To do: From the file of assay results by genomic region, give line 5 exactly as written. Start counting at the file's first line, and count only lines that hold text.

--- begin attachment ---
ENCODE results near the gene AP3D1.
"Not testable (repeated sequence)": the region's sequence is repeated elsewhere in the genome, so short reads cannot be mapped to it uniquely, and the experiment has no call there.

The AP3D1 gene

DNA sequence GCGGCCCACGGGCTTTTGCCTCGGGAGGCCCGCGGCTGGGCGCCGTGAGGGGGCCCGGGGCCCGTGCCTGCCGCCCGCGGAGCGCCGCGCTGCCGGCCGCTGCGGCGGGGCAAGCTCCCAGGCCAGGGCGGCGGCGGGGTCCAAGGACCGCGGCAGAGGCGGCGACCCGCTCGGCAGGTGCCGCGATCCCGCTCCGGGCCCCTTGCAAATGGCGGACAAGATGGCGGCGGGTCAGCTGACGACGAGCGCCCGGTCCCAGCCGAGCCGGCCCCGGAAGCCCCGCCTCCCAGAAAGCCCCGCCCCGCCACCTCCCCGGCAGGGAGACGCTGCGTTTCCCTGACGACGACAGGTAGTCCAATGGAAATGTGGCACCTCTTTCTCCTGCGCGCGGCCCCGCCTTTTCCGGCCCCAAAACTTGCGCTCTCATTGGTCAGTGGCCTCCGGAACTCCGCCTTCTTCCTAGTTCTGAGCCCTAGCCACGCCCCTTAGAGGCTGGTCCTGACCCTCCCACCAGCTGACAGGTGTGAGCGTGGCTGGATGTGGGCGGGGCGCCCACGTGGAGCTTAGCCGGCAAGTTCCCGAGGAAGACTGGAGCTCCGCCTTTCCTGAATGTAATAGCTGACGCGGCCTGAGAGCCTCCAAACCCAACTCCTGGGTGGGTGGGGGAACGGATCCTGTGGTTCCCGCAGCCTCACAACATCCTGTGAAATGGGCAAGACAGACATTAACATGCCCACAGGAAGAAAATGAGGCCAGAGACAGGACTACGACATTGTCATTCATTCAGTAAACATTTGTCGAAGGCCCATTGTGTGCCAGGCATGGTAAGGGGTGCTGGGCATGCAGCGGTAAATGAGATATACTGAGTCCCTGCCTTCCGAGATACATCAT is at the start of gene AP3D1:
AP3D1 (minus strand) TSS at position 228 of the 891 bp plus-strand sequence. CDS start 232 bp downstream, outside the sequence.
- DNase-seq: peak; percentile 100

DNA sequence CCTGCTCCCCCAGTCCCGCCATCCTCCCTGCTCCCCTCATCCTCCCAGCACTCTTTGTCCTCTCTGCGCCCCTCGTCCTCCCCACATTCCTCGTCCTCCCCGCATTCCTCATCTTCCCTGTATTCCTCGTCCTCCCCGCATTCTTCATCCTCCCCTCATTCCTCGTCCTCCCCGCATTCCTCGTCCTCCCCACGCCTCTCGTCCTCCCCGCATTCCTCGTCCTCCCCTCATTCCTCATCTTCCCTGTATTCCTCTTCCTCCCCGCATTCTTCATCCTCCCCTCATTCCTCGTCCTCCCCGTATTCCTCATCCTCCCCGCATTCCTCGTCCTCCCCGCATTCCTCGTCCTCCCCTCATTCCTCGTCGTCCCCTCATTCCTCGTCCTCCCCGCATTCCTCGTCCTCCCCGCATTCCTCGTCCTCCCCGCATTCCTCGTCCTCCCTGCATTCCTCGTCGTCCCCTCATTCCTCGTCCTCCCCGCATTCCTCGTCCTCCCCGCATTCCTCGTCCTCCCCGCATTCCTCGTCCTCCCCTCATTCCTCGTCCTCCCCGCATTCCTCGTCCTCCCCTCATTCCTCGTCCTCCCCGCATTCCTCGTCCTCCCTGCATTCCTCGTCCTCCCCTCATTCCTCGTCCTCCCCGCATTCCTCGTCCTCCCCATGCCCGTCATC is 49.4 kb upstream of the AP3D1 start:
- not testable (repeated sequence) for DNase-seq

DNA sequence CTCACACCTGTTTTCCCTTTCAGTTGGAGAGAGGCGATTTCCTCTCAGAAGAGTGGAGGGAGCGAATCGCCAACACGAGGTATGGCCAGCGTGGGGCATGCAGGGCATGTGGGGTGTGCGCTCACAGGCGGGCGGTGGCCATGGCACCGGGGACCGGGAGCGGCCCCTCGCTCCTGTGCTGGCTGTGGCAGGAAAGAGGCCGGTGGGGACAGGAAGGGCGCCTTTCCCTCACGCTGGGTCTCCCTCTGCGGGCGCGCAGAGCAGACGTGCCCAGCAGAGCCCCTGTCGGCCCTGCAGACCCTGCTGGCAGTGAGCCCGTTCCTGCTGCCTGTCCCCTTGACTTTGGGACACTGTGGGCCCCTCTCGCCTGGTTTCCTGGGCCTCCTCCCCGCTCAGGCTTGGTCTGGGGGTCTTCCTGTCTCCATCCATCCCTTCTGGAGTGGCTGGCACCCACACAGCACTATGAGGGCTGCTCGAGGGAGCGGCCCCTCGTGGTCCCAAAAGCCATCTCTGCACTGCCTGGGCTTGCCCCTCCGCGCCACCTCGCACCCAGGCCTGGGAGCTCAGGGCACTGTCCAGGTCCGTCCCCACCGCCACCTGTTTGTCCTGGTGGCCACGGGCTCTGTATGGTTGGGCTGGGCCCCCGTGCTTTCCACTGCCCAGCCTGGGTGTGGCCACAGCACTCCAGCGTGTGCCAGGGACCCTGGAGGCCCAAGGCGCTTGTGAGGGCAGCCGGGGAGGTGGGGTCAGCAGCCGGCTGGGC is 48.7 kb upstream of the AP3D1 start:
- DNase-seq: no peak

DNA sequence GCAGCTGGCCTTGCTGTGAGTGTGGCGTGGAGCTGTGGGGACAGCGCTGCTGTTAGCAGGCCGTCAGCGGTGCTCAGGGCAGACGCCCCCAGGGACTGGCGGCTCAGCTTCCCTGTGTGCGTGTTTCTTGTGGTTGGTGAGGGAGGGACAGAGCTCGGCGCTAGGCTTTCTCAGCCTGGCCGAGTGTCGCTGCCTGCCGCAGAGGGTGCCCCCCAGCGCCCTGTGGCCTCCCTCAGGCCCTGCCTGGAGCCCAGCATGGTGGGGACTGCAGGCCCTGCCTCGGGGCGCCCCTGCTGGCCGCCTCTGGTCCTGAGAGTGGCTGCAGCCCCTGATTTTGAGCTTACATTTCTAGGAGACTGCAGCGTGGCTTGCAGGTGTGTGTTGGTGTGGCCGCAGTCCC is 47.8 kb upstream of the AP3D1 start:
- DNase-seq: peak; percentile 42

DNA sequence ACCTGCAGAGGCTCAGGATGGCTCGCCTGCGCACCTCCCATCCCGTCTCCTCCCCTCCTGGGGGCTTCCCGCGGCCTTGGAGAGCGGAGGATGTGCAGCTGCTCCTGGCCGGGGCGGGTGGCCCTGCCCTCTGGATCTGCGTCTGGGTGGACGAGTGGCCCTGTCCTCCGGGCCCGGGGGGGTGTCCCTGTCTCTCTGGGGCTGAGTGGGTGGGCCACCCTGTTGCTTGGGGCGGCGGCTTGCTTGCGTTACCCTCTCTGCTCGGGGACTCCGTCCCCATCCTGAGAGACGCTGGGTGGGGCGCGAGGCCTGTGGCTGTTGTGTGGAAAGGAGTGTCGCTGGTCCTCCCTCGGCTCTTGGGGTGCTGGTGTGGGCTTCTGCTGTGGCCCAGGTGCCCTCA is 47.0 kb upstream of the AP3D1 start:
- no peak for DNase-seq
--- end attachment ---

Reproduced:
AP3D1 (minus strand) TSS at position 228 of the 891 bp plus-strand sequence. CDS start 232 bp downstream, outside the sequence.